6. Kiwi (84.36 mg per 1 kiwi)

They may be tiny but never underestimate the power of the kiwifruit. It packs a powerful antioxidant punch with significant amounts of over 20 vital nutrients.

Kiwis are high in energy and keep the calorie count down, making it one of the Vitamin C foods that are excellent companions for people trying to lose weight. Kiwi can be a versatile fruit, too. Take a look at these recipes.

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7. Strawberries (97.61mg per cup)

The robustly sweet, vivaciously red fruit is, without a doubt, one of the most popular fruits. It finds itself in savory and sweet recipes alike, but one of its most significant health benefits may not be so obvious.

Strawberries help promote eye health, fighting against free radicals and filling in nutrient deficiencies that are commonly linked to eye issues.

8. Grapefruit (71.8mg per cup)

Vitamin C foods like grapefruit help with weight loss, promote healthy skin and fight cancer. One of the things not often discussed is how Vitamin C foods can help prevent the risk of developing asthma.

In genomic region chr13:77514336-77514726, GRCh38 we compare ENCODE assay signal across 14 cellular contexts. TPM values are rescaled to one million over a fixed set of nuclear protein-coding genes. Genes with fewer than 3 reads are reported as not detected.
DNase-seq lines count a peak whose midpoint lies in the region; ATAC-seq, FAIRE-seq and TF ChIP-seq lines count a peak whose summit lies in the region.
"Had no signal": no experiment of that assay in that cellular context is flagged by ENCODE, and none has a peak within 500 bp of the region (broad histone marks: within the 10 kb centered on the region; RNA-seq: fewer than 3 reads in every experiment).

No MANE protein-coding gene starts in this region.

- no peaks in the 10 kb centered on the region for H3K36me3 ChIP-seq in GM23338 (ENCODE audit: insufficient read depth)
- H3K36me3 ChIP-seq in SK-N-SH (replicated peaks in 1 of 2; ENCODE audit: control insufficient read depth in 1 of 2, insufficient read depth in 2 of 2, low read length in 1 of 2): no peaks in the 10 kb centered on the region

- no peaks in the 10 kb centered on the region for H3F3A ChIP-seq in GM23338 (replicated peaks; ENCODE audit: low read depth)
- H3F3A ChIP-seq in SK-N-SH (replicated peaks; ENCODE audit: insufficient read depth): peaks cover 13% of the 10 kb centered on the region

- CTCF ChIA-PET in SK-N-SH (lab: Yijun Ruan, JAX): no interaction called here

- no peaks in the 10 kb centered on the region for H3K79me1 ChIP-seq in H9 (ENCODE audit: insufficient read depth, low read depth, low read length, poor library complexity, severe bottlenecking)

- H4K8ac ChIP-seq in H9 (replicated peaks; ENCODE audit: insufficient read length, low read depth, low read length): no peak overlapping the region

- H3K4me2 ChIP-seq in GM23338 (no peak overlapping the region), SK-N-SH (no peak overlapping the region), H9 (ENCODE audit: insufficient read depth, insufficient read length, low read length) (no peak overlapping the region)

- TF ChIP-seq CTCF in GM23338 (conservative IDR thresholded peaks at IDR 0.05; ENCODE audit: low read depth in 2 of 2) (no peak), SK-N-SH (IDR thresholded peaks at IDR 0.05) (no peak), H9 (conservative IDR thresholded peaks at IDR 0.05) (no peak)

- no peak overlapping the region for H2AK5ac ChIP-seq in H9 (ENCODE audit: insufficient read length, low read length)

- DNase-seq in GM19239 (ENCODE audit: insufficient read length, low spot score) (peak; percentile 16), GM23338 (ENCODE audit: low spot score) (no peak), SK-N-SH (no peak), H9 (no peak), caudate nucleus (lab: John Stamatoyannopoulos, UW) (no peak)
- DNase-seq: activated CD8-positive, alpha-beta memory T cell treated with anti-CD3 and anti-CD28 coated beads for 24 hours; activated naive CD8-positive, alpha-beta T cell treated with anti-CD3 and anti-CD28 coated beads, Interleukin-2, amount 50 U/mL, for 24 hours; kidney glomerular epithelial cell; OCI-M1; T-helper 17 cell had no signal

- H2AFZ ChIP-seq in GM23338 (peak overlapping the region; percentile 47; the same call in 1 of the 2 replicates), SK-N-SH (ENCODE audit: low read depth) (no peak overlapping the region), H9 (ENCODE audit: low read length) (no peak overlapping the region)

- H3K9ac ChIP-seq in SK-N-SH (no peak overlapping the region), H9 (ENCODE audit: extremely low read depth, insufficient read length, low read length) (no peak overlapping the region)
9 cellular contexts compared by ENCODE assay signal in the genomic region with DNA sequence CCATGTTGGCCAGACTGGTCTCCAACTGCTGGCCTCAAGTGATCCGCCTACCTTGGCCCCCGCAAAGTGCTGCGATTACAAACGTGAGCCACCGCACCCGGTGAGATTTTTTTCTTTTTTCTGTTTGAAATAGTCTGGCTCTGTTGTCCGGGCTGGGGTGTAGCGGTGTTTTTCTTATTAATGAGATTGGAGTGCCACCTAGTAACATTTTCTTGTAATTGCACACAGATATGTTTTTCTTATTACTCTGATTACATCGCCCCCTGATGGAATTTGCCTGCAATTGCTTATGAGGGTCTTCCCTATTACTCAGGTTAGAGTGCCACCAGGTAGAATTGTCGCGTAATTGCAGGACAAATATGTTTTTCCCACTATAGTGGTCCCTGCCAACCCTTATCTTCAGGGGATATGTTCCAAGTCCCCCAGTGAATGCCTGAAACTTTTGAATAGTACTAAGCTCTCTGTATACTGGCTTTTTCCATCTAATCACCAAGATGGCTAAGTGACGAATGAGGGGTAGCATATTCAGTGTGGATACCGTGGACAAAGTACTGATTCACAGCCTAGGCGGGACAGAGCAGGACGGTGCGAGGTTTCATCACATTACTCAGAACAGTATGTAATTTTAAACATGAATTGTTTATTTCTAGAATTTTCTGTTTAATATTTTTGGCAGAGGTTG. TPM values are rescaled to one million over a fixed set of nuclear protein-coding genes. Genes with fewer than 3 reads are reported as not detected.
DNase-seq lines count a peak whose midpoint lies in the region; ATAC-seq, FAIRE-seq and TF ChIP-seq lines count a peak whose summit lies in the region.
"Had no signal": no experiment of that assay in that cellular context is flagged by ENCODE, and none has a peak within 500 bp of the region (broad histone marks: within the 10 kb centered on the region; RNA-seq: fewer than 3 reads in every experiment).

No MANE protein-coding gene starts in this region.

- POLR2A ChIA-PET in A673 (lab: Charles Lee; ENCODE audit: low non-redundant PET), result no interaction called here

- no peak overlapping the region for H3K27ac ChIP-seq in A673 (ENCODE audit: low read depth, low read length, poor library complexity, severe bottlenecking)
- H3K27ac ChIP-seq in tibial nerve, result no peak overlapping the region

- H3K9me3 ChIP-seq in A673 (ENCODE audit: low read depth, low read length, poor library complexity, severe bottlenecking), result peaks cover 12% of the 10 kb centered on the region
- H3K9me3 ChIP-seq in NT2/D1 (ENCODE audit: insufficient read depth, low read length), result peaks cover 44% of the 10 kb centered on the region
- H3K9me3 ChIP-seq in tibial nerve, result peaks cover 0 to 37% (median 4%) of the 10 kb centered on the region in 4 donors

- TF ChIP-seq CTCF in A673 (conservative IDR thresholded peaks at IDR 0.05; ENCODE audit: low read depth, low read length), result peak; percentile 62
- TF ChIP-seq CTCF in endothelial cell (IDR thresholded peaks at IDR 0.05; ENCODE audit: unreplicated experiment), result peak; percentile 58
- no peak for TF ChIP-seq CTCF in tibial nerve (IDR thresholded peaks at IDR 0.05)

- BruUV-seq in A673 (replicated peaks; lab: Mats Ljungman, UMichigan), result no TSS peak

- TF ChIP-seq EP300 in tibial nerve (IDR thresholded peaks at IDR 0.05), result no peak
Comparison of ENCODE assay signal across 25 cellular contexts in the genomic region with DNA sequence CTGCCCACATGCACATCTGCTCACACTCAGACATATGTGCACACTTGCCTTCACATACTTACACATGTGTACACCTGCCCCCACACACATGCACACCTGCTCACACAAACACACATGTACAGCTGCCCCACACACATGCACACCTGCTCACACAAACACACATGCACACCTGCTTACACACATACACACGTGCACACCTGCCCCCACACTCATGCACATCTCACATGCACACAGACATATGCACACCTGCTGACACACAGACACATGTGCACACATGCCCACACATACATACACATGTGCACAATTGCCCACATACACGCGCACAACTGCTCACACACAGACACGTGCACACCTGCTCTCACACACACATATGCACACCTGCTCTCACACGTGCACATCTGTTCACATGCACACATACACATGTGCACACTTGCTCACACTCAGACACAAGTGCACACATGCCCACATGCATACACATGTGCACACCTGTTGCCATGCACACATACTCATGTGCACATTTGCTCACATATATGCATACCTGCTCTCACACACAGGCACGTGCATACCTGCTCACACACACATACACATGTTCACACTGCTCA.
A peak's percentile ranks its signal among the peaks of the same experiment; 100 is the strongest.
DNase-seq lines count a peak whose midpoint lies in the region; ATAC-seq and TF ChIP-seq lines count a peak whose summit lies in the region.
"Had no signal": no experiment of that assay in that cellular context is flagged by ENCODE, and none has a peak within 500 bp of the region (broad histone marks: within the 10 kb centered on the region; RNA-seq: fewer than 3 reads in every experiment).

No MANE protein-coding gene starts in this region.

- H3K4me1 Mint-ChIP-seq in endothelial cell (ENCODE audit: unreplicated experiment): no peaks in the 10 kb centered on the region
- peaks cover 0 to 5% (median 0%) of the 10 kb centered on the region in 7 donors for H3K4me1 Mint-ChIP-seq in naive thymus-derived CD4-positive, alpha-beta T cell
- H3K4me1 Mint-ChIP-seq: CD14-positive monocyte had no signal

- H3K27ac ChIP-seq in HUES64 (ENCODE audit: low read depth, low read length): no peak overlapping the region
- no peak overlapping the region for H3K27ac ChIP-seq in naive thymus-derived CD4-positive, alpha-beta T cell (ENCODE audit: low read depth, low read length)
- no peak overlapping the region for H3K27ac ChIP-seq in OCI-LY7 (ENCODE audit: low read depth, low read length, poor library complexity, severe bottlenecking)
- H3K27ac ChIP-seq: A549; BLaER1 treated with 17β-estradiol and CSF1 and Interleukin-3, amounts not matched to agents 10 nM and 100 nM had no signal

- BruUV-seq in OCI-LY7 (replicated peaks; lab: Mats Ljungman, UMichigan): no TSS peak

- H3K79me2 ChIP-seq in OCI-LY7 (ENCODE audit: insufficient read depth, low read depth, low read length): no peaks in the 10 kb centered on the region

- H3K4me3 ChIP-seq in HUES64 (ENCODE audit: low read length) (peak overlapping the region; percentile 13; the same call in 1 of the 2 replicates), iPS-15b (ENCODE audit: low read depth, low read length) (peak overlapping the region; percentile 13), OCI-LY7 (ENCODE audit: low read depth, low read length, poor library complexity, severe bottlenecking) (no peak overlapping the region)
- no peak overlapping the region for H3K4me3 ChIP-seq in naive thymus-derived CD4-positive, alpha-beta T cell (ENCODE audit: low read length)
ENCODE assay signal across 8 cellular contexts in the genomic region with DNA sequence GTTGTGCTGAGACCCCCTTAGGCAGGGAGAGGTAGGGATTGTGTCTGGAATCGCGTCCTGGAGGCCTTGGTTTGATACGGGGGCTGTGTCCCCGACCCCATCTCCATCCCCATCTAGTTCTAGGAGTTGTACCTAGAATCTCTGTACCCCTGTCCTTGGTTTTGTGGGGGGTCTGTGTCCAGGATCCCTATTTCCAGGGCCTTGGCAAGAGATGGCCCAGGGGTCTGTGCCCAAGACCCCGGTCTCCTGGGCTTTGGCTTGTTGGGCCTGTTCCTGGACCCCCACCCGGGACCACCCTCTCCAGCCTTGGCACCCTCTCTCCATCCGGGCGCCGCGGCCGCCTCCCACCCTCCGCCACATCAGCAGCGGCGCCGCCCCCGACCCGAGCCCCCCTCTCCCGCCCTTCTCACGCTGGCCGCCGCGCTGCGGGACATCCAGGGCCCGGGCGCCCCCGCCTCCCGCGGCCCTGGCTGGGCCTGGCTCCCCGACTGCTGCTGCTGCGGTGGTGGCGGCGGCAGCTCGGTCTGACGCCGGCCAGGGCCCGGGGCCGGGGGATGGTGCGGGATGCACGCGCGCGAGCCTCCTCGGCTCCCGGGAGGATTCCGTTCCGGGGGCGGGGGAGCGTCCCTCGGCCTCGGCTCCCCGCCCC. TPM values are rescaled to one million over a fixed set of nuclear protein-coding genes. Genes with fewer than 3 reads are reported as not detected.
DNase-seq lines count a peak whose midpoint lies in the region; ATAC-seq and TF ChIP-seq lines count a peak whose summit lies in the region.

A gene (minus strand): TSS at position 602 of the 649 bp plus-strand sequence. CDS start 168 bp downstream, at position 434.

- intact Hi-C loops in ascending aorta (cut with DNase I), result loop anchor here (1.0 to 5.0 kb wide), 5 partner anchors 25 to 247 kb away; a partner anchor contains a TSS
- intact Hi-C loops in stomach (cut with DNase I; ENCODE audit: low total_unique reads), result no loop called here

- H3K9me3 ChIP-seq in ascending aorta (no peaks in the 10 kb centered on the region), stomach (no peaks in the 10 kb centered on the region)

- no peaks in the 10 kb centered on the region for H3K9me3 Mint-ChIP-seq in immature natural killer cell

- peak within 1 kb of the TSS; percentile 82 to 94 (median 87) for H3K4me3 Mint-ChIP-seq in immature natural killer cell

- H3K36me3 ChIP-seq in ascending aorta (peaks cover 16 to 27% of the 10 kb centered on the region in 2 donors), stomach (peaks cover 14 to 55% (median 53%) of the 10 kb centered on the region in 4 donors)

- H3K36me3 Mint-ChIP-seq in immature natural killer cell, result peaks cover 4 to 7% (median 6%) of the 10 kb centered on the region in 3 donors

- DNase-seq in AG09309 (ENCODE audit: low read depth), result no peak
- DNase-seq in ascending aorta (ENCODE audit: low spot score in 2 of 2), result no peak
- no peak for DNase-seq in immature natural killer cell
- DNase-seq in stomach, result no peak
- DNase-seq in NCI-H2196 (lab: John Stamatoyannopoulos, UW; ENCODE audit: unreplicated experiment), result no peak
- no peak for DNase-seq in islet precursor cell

Grapefruit is one of those fruits commonly associated with breakfast, so here are some ideas to quickly amp up your morning.

9. Pomelo (115.9mg per cup)

Also known as the Chinese grapefruit, pomelo is the largest fruit in the citrus family. It is loaded with vitamin C, Vitamin B and beta-carotene.

Pomelo is also rich in folic acid and is highly recommended for pregnant women. Pomelo also helps in a variety of ways, including boosting your immune system. You might find this pomelo salad recipe delightful.

10. Broccoli (81.17mg per cup)

Broccoli, rich in Vitamin C, K, and dietary fiber, is a fighter against cancers, especially against breast cancer.

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It promotes healthy bones, prevents arthritis and ulcers, and is great for detoxification. Broccoli can be a culinary addition in almost everything, it seems.

11. Tomatoes (28.78mg per 1 medium size tomato)

Tomatoes can reduce the amount of damaged done to your body by smoking cigarettes. Tomatoes contain coumaric acid and chlorogenic acid that work to protect the body from carcinogens that are produced from cigarette smoke.

Regardless if you smoke or not, you can add tomatoes to your diet with some easy recipes.

12. Pineapple (78.87mg per cup)

Pineapple is an immensely nutritious fruit and bears significant health benefits. One of those benefits is its ability to reduce the inflammation of joints and muscles.

Pineapples also help break down complex proteins, making it an excellent supplemental food.

13. Mango (57.34 mg per 1 medium size mango)